Ranulph Fiennes' Desert Island Books

Ranulph Fiennes' Desert Island Books

The Gormenghast Trilogy
by Mervyn Peake

I’ve loved this for 30 years. In the 1970s, we were having trouble trying to find sponsorship for a big expedition. We had no money then and, at one point, we decided we would take time off from the organising. My wife’s little sister Arabella told me I was too stressed, and recommended that I read this series of books. Peake has the most wonderful imagination; there have been stories that he had a bit of help from amphetamines – which has not been proven – but in any case, the results are wonderful. You can get lost in the tales and, however stressful life is, you can disappear into Gormenghast.

The Coldest March
by Susan Solomon

For quite a long time now, writers who want to make a breakthrough and make a name for themselves have chosen the means of attacking dead people. The man most maligned and most lied about is Captain Scott. This wonderful book by Susan Solomon is one of the most amazing proofs that those who doubt Scott’s achievement are, as far as I’m concerned, telling a pack of lies. American Solomon, who is a top meteorologist, shows beyond any scientific doubt that the reason Scott’s group died was nothing to do with so-called inefficiencies that I believe were invented by the doubters. She proves that the reason Scott’s men died – 100 years ago next March – was because of totally rogue, unpredictable weather at a time of year when it never normally happens.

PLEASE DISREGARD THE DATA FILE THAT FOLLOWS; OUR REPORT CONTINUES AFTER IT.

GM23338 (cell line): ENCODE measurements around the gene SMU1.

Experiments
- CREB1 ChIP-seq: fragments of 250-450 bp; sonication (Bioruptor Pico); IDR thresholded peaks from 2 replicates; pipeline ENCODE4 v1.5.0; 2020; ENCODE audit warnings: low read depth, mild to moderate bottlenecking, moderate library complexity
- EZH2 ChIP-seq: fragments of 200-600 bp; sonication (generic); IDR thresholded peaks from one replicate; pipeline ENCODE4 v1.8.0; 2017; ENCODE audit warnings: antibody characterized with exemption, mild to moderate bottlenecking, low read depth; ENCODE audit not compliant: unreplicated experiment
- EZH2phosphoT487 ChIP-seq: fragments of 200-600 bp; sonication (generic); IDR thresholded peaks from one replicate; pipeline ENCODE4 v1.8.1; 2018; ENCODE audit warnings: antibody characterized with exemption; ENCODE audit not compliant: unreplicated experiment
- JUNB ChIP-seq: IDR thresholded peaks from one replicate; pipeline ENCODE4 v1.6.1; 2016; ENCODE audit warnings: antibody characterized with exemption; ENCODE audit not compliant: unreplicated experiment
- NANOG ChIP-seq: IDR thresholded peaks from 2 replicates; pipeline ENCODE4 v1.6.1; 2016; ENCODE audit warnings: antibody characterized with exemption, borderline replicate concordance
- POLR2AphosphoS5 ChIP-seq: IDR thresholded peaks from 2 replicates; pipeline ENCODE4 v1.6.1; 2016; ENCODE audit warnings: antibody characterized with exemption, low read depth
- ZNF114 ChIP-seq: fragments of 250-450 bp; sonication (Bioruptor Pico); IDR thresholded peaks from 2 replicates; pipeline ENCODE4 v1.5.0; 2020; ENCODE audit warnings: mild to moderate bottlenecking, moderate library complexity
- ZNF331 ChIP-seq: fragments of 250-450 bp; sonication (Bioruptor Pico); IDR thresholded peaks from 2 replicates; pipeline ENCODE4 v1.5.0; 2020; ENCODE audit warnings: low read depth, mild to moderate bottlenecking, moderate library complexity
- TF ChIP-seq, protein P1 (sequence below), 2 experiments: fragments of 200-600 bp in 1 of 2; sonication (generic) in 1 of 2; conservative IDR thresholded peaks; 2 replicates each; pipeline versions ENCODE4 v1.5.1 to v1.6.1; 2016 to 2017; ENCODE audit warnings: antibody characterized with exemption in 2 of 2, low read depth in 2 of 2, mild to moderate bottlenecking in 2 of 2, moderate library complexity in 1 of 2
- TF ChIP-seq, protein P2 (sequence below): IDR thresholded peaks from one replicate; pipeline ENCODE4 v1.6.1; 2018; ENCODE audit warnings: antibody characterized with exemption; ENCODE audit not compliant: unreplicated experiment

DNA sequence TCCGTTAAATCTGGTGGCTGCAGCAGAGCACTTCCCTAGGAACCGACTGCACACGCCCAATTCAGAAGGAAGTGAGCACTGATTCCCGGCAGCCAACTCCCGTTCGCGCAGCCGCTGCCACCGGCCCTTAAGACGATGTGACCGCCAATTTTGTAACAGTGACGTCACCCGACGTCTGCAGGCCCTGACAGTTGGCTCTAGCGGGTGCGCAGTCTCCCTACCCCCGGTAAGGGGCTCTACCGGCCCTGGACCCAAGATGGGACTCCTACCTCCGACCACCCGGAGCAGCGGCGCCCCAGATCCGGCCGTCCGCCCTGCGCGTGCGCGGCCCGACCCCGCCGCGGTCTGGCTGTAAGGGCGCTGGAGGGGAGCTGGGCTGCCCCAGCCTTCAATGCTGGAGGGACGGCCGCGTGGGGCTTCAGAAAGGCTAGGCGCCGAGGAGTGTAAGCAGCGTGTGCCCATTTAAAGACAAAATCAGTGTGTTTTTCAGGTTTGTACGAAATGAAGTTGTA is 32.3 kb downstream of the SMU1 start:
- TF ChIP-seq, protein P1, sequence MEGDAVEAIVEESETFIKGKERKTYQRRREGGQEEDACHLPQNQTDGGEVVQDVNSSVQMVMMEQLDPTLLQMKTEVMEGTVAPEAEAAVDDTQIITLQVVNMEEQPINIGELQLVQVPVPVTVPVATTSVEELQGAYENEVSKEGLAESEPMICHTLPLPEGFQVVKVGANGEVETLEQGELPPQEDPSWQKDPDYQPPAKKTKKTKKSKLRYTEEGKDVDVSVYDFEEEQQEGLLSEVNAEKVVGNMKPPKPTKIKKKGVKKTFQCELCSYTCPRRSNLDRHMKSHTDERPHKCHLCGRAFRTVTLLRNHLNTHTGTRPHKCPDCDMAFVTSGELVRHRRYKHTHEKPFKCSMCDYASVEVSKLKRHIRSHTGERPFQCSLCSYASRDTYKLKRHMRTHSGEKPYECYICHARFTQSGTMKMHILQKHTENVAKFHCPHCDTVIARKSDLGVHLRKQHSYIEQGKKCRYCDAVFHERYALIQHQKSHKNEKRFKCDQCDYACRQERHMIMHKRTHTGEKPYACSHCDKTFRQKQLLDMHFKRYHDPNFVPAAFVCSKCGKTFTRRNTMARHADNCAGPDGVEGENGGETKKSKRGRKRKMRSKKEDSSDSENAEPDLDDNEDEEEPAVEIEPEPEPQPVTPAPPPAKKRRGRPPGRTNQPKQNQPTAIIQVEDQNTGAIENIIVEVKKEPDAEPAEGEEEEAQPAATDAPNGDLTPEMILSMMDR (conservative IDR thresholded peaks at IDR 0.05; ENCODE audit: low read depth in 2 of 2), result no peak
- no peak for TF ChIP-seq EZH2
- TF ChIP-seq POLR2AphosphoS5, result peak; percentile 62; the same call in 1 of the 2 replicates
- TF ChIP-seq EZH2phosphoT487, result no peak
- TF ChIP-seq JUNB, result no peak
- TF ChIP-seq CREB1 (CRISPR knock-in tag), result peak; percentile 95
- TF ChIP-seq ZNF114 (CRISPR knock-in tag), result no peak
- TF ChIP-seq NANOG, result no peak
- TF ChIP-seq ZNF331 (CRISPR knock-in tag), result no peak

The Day of the Jackal
by Frederick Forsyth

This is the most exciting, gripping story I’ve ever read. I read it the year after it came out. Back then I used to listen to Radio 4. Their review of Forsyth’s book was really enticing and didn’t let me know whether it was fact or fiction. When I finished it, I rang a French friend in Paris and asked him to check up on the story; he said that the guy who actually fired a shot at de Gaulle couldn’t have been the Jackal from the novel, so on his say-so (and he was a journalist) I was disappointed. But the book is still wonderful, and shows what a thin dividing line there is between fact and fiction. There was a bestselling book I wrote, about 20 years ago, called The Feather Men – of which a film has been made called Killer Elite, starring Robert De Niro, Clive Owen and Jason Statham – that was billed on the cover as ‘Fact or Fiction?’ Now, for the first time, I am saying that it was fiction.

Survival of the Fittest
by Mike Stroud

Mike is a very good friend. I’ve been doing expeditions with him for more than 20 years and he is without a doubt the top physiologist specialising in physical stress and stress nutrition. He is also senior lecturer in nutrition at Southampton University and a top doctor at Southampton General Hospital. In very weird places I’ve had things go wrong with me, such as frostbite, gangrene and kidney stones, so him being a doctor who is phased by nothing and can operate in bad circumstances – in a tent – makes him a really good choice of companion. So this book represents both the man and his incredible knowledge.

The Small Woman
by Alan Burgess